Fasting: why and how to do it

by Clarissa A. Cassels

Sunday, October 28, 2018

Fasting may seem to many as an extreme measure, practised by gurus and monks, accustomed to a very sedentary and uneventful lifestyle. Most people think of fasting as something inconceivable for their bodies, as they cannot bear the mere thought of going a whole day without food or drink. Nor, for that account, would they consider it to be potentially beneficial for their health. However, being enrooted in spiritual practices across the centuries, fasting isn’t only the form of self-sacrifice or political act of rebellion Gandhi made it famous as.

Health benefits of fasting 

Founded researches have shown that fasting has innumerable benefits to the body and mind.

Abstaining from eating is a proven excellent method to reset digestion, eliminate free radicals and therefore increase the body’s resistance to stress, as well as training the brain to deal with pressure. Minimizing the production of free radicals is an effective way to counter ageing. By fasting, blood sugar levels are kept low, bringing clear benefits to the skin’s integrity. In the survival mode that occurs while fasting, the brain is relieved from the overactivity caused by processing certain foods and is therefore enhanced to its maximum power.

While spending a day fasting, you will feel a light digestion happening with small burps coming up. Autophagy is taking place, a self-digestion in which your body is being fuelled by fat reserves. You are also processing and eliminating old tissues and malfunctioning cells, leaving the healthy cells alive in a Darwinian style. These are free to reproduce, boosting your immune system. In fact, fasting has also been proven to help prevent cancer and kill carcinogenic cells. Intermittent fasting, or eating only once a day, is an effective way of limiting the side-effects of chemotherapy.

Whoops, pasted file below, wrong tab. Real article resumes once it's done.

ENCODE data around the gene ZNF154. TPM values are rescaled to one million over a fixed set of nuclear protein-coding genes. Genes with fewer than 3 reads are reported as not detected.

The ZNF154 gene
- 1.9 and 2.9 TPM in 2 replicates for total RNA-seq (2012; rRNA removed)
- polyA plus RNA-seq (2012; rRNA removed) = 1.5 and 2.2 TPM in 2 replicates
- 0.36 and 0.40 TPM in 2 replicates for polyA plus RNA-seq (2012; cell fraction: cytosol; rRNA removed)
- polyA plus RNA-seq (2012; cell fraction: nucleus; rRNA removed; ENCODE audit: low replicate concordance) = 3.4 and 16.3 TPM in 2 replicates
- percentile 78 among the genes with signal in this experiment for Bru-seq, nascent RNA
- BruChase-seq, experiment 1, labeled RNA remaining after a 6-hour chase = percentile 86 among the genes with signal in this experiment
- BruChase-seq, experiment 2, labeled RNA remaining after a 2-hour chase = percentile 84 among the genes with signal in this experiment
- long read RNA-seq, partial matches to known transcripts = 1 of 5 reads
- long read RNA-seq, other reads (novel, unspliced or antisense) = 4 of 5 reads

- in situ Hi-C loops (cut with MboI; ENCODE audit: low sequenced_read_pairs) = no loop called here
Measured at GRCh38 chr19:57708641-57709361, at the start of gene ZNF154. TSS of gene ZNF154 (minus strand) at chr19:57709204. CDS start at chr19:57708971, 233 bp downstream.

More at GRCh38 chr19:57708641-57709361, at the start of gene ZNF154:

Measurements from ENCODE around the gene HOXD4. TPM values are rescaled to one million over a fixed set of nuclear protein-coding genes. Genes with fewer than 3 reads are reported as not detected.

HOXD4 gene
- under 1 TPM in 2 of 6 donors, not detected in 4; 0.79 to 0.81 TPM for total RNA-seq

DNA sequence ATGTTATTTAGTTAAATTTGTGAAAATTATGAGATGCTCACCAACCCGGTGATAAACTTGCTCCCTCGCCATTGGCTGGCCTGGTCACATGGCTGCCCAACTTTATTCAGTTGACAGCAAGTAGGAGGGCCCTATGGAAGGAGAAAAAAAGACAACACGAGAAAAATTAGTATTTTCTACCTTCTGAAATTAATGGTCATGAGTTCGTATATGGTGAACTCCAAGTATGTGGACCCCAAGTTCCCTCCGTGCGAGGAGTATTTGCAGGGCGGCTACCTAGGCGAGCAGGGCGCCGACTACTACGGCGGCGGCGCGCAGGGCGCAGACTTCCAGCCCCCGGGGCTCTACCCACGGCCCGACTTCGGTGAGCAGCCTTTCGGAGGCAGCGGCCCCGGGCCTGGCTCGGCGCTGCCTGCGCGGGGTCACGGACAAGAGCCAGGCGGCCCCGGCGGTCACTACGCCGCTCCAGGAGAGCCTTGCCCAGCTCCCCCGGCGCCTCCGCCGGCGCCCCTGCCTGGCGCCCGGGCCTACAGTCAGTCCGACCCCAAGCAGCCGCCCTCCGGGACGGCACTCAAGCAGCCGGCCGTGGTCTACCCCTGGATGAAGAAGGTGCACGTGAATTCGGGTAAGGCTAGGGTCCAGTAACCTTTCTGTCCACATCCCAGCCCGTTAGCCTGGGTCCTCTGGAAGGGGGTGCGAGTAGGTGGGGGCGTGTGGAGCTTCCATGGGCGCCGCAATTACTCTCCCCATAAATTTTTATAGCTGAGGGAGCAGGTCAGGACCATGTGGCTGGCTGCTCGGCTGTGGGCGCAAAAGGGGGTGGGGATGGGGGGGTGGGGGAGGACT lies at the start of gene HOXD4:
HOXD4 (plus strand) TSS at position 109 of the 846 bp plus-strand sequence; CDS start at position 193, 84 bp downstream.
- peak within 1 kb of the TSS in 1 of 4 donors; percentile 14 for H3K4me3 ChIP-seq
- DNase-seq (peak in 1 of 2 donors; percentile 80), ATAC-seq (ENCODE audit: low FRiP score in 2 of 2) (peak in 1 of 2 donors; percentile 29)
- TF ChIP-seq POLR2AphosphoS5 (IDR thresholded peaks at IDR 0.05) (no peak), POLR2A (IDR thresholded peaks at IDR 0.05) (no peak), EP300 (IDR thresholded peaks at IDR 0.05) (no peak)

Preparing for fasting

No one is going to tell you it’s an easy challenge. Being used to eating when we are hungry, it may be a real struggle to keep away from food when you start fasting. However, keep in mind that mastering your stomach’s desires will also allow it to shrink and feel fuller and more satisfied sooner. This is also thanks to the decrease in resistance of the leptin hormone that comes with weight loss.

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In order to fast, it is essential to be prepared: eat healthy food with plenty of minerals and vitamins during the days leading up to fasting. Prepare your mind by telling yourself the night before you aren’t going to eat for the upcoming hours. You may choose to meditate on it or talk about it with your family, a collective fast will make it easier and more enjoyable. In fact, if it’s the first time you fast you should avoid being around the breakfast table when other people are eating. Ideally, choose a quiet, peaceful and relaxing place you love and feel safe in. Bring a book and a notepad with you and spend most of your day there, away from your kitchen and its fridge filled with all your favourite treats!

Choosing when to fast is more important than you think and may influence your success rate. You can choose to fast in the evenings to prevent indigestion during your sleep or try fasting for one whole day, following the Hindu tradition. You may want to start by fasting on fruit, greens or juice of pure pulp. The most important thing is that you allow your digestive system a day of vacation from the continuous processing of heavy foodstuffs such as pulses, grains and meat. However, this may be harder than not eating at all, because your stomach will open and soon ask for more, making it difficult to resist its spoilt requests. Focusing on chewing well and swallowing small amounts of food is the best practice while introducing your body to fasting. In fact, should be made into a habit also to avoid flatulence. This is because the main principle behind fasting is enhanced consciousness, which implies an aware intake of food as a lifestyle.